second discharge transistor means, coupled to the second capacitor means, for continuously discharging the second capacitor means; and
second sub-threshold transistor means, having a gate coupled to the second capacitor means, for conducting a second sub-threshold current to the second input of the bistable means;
wherein a ratio of the first capacitance value to the second capacitance value is proportional to a duty cycle of the output.
20. The oscillator of
This invention relates to oscillator circuits, and more particularly to low-voltage selectable-duty-cycle oscillators.
Advances in semiconductor processing have resulted in the drastic reduction in device sizes. The gate length of a transistor, meal line widths and spacings, and oxide thicknesses have all undergone a dramatic reduction. However, the voltages applies to these reduced-size transistors must also be reduced to prevent damage to these increasingly tiny devices. Thus the power-supply voltage, such as Vcc or Vdd, has also been reduced from 5 volts to 3.3 volts to 1.8 volts, and now to 1.5 or even 1.2 volts.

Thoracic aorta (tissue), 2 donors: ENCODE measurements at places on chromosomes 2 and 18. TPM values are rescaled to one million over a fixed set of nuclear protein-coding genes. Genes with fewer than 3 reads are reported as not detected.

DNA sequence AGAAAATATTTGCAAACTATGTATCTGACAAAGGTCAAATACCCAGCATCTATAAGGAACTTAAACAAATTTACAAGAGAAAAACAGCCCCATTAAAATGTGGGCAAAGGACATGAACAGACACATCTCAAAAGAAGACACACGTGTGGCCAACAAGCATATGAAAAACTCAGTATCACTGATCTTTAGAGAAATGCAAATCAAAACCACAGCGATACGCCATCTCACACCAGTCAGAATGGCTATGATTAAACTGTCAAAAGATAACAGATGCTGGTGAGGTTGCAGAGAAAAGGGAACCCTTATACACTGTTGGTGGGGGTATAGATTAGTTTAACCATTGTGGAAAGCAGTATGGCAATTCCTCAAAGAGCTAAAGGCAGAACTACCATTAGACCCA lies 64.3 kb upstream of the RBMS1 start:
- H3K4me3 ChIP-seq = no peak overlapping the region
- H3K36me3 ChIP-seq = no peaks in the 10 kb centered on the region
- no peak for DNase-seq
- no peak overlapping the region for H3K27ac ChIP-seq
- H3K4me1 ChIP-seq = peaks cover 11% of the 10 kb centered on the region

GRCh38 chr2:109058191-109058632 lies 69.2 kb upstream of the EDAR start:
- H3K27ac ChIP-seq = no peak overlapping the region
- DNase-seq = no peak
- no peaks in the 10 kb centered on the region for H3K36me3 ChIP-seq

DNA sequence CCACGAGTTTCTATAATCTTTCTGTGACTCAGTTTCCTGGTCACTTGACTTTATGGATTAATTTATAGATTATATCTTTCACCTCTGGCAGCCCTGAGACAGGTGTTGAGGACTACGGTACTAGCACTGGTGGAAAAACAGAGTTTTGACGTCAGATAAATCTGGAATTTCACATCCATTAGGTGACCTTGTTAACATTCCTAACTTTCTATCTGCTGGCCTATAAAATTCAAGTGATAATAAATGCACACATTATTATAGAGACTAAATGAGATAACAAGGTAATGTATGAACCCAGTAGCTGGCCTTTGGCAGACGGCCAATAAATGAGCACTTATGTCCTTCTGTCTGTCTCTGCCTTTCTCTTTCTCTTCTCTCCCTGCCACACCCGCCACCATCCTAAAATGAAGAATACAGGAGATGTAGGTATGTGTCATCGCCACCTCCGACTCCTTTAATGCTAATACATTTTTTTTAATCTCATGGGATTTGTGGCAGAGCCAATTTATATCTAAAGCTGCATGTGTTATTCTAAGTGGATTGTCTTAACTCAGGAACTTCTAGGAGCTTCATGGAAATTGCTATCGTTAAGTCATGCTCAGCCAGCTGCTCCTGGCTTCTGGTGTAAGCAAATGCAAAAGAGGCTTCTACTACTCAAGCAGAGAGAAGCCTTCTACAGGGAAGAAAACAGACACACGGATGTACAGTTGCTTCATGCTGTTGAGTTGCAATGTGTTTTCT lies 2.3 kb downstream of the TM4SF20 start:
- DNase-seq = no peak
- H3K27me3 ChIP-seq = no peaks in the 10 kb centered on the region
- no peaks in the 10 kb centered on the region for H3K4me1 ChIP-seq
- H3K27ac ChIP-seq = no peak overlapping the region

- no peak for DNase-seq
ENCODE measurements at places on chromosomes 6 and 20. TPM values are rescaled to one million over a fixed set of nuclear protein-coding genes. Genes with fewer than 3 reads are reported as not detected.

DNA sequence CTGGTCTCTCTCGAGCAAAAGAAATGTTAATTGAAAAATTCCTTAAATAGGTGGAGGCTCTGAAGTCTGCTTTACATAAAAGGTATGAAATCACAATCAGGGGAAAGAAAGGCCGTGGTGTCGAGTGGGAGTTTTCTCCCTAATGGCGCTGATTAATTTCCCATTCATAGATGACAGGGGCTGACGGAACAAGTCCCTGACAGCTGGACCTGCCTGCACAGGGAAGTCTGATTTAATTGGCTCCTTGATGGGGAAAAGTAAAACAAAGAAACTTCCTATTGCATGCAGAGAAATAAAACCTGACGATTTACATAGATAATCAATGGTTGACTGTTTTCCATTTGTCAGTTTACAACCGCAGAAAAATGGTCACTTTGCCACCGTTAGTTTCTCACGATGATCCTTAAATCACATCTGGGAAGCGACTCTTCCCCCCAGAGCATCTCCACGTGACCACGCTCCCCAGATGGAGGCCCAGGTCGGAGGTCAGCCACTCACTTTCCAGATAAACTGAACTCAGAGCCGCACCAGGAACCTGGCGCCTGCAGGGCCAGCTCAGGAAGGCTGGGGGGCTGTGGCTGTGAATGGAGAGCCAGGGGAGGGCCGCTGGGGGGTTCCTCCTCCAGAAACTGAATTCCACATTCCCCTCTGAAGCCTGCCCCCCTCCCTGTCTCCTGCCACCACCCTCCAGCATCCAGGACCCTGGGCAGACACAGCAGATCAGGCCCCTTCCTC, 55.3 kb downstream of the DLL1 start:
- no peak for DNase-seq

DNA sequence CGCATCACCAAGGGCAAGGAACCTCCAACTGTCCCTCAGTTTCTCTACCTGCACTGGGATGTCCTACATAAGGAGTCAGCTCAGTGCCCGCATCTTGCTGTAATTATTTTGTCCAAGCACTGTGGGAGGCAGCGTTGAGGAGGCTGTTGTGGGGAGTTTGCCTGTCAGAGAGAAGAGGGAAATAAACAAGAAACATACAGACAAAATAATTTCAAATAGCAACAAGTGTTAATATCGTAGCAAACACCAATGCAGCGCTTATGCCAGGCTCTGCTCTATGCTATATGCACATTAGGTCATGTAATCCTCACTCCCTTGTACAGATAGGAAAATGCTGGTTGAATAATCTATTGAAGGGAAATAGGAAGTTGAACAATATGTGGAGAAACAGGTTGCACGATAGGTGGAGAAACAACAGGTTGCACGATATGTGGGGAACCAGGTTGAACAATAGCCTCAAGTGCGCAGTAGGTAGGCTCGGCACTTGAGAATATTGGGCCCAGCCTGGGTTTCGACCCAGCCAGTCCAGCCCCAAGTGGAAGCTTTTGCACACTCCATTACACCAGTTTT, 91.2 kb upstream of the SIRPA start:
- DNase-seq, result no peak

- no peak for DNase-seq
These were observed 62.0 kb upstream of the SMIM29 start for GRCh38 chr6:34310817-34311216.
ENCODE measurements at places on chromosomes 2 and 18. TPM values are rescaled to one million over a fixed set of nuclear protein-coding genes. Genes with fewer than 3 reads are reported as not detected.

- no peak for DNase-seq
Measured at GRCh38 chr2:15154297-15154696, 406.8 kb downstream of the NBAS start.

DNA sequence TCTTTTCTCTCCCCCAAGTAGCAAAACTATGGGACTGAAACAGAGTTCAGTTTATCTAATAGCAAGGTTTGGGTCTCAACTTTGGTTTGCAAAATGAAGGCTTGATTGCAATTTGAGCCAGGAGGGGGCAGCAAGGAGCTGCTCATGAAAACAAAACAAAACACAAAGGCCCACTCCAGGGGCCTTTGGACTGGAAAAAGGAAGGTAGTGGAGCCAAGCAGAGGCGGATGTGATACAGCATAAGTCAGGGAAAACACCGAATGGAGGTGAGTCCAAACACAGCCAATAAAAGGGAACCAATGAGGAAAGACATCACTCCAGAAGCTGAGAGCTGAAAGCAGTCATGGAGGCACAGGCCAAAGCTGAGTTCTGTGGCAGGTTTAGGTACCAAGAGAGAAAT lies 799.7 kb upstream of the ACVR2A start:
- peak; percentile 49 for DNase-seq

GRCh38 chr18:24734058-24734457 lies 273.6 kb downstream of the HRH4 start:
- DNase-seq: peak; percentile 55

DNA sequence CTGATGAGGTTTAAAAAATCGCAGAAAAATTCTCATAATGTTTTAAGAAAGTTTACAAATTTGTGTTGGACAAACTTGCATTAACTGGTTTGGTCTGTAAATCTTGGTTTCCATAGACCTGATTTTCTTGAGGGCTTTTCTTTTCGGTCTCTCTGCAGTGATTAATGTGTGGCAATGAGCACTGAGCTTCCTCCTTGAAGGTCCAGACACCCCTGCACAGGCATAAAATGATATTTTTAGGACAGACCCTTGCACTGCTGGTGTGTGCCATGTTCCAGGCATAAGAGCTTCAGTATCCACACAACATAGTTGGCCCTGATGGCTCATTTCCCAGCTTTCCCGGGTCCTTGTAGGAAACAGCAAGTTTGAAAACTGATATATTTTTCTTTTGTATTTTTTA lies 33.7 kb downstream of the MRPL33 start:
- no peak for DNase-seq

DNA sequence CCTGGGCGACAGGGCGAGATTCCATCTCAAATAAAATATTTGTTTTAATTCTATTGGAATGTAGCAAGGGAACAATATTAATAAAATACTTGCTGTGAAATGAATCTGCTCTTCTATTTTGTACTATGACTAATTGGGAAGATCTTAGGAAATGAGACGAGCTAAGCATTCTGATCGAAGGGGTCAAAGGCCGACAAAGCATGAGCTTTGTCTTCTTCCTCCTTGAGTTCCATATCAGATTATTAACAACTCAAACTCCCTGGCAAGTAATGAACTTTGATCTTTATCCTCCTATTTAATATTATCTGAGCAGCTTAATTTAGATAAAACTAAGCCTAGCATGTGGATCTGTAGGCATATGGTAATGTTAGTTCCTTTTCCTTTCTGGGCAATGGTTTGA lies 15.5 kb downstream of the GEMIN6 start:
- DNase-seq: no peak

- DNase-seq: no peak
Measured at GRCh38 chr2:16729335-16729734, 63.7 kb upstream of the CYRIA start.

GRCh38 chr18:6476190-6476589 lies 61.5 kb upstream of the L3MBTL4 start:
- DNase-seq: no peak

While the device sizes have scaled downward, the transistor threshold voltage, Vtn or Vtp, has not scaled down as dramatically. This threshold voltage is now closer to the power-supply voltage than ever before. Designing circuits for low power-supply voltages while the threshold voltages remain around 0.7 volts is quite challenging.
A widely used circuit is the oscillator. An oscillator produces an output that oscillates, usually between the power supply voltage and ground when the loading on the output is not too severe. Oscillators are widely used as part of phase-locked loops (PLL's), clock generators, voltage pumps, and back-bias generator circuits.
A basic oscillator can be constructed from a loop or ring of an odd number of inverters. Such ring oscillators have a period or cycle time determined by the delay around the loop. Other oscillators use R-C delays to set cycle times.
The duty cycle or percent of the period that the output is high rather than low is another parameter of an oscillator circuit. 50%-50% duty cycles may be required in some applications, while other applications may need a skewed clock such as 60%-40%.